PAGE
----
Rotor-Stator mixing devices (RS) have found widespread application in mixing, dispersion and emulsification processes to acquire the desirable droplet size distribution (DSD) which is critical to the function and quality of products. Thus the precise control of DSD through the rational design and optimization of process or formulation is highly demanded. Computational fluid dynamics (CFD) becomes increasingly important to simulate the complex turbulence flow in RS devices which has significant impact on the final DSD. CFD can also be integrated with population balance equations (PBE) to predict the DSD as long as the droplet breakage and coalescence rates could be accurately modeled by the kernel functions. However, the underlying physics of droplet breakage and coalescence is complex and far from being well understood. We simulated the liquid–liquid two-phase flow and DSD for a weak coalescence emulsification system in a Megatron RS mixer with the CFD-PBM approach, then tentatively proposed a novel approach for correcting the breakage kernels based on the Energy-Minimization Multi-Scale (EMMS) concept. This method features the multi-scale resolution of energy dissipation, and utilizes the so-called meso-scale energy dissipation to derive a correction factor for the breakage rate for PBE. The results show that the new model can greatly improve the CFD-PBM simulation, and the DSD predicted is in good agreement with experiments, demonstrating the rationality and potential of this new approach.


      PubDate: 2016-08-11T04:38:06Z
       
  • Inhibiting effects of transition metal salts on methane hydrate stability
    • Abstract: Publication date: 22 November 2016
      Source:Chemical Engineering Science, Volume 155
      Author(s): Traci Y. Sylva, Christopher K. Kinoshita, Stephen M. Masutani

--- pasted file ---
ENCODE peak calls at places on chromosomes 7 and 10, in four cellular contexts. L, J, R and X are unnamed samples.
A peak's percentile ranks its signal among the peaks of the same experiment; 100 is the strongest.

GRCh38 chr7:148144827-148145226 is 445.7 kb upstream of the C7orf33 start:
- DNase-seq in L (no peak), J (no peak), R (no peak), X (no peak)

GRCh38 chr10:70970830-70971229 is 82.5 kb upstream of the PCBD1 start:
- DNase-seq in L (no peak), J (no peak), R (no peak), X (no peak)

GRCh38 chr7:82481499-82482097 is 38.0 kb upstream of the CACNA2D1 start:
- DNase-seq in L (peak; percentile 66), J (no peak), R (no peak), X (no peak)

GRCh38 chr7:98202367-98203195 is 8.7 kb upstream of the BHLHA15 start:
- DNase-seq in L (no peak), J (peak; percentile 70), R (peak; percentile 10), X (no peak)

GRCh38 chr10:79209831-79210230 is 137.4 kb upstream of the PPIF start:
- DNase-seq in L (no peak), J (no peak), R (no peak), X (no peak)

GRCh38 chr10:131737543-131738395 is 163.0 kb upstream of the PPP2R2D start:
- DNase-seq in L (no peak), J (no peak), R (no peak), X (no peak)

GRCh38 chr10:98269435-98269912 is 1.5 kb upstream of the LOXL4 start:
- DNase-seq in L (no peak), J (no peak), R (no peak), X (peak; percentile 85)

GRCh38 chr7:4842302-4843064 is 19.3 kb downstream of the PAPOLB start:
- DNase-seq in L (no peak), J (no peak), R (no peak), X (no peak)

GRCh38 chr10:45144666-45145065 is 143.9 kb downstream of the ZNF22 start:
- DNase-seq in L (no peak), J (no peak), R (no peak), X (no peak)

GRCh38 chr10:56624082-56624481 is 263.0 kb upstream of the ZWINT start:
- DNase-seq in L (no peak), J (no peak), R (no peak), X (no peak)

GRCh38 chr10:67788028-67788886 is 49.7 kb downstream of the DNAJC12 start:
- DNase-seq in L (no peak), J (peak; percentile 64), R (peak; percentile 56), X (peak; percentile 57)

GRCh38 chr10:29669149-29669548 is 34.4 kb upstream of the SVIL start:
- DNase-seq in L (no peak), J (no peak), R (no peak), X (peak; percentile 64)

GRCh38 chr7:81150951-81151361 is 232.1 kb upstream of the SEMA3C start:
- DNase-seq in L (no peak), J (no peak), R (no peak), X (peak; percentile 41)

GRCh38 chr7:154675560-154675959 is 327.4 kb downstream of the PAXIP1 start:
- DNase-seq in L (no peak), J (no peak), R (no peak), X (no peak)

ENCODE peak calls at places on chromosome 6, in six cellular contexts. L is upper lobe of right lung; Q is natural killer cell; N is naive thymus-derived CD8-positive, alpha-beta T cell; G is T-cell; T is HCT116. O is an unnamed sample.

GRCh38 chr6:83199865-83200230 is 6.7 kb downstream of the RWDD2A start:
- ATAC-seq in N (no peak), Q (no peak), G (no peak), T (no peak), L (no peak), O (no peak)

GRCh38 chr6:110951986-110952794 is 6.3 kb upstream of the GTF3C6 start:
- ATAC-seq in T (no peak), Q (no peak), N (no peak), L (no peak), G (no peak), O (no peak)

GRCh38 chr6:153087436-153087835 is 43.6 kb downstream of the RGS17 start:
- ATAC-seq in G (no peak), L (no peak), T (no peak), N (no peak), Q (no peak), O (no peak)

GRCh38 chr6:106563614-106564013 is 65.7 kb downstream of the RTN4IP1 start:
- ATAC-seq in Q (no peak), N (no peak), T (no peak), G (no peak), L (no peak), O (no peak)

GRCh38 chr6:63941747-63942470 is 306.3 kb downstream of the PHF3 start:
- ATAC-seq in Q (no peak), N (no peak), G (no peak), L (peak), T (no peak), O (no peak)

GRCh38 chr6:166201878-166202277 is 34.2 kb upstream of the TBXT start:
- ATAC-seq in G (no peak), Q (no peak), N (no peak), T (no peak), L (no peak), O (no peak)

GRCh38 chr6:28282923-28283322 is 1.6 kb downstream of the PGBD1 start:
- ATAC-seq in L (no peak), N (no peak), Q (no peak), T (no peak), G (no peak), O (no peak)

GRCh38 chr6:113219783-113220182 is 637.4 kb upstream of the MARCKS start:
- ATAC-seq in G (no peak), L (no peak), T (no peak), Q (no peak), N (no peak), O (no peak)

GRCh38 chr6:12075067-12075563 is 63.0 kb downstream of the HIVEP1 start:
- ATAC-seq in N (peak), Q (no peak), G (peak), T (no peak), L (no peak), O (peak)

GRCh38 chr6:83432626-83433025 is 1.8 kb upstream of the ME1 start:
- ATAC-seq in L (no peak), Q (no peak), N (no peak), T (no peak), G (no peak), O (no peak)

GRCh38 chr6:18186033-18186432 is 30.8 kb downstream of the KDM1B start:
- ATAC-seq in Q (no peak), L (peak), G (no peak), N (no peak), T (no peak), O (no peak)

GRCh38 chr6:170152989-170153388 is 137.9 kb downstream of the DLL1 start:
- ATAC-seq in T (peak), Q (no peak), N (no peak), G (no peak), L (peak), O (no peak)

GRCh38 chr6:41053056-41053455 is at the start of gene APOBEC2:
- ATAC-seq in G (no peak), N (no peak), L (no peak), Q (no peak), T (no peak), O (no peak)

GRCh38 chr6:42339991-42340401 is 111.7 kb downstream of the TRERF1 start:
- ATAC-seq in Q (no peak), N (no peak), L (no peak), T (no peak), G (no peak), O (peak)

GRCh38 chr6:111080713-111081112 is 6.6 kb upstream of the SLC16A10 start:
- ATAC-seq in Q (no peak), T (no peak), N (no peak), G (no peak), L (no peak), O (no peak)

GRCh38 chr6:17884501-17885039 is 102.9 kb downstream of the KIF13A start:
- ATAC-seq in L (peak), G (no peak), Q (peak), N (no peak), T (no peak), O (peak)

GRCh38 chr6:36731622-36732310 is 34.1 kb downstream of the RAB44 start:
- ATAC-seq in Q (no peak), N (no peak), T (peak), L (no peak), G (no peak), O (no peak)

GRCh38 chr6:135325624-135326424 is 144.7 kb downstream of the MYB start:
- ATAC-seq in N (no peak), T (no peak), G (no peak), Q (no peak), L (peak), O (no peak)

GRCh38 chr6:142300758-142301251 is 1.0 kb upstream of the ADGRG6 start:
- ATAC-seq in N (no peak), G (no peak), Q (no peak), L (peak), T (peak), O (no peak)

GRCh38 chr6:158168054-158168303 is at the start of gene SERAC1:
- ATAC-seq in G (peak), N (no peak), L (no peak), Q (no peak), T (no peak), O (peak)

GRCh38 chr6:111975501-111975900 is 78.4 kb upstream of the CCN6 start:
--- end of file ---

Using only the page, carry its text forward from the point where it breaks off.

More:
The behavior of clathrate hydrates in the presence of transition metal salts was investigated using a Differential Scanning Calorimeter (DSC). Specifically, a DSC was employed to determine the onset temperature for methane hydrate decomposition in the presence of ferric chloride hexahydrate, [FeCl2(H2O)4]Cl·2H2O, anhydrous ferric chloride, FeCl3, MnSO4, FeSO4, CuSO4, and AgNO3, and to compare the inhibiting properties of these transition metal salts with NaCl and CaCl2, two well-known salt inhibitors. The degree of methane hydrate inhibition induced by the salts that were studied (as indicated by the reduction in dissociation temperature at a given pressure), when compared between mixtures with the same mole percentages of the salt, increases in the following order: FeSO4≈CuSO4<MnSO4≈AgNO3≈CaCl2<NaCl<FeCl3. A smaller decrease in the dissociation temperature was observed with salts that contained the larger sulfate anion when compared to salts that contained the smaller chloride anion. Smaller decreases in the dissociation temperature were observed with salts that contained smaller cations like Fe2+ when compared to salts that contained larger cations such as Ag+ and Mn2+. It is posited that the interaction between water with salt ions results in hydrate formation inhibition and the strength of the salt ion-dipole bond between the metal ion and water molecules correlates with the degree of inhibition. Consideration of the charge and size characteristics of the anion and cation components of the tested salts appears to explain this behavior.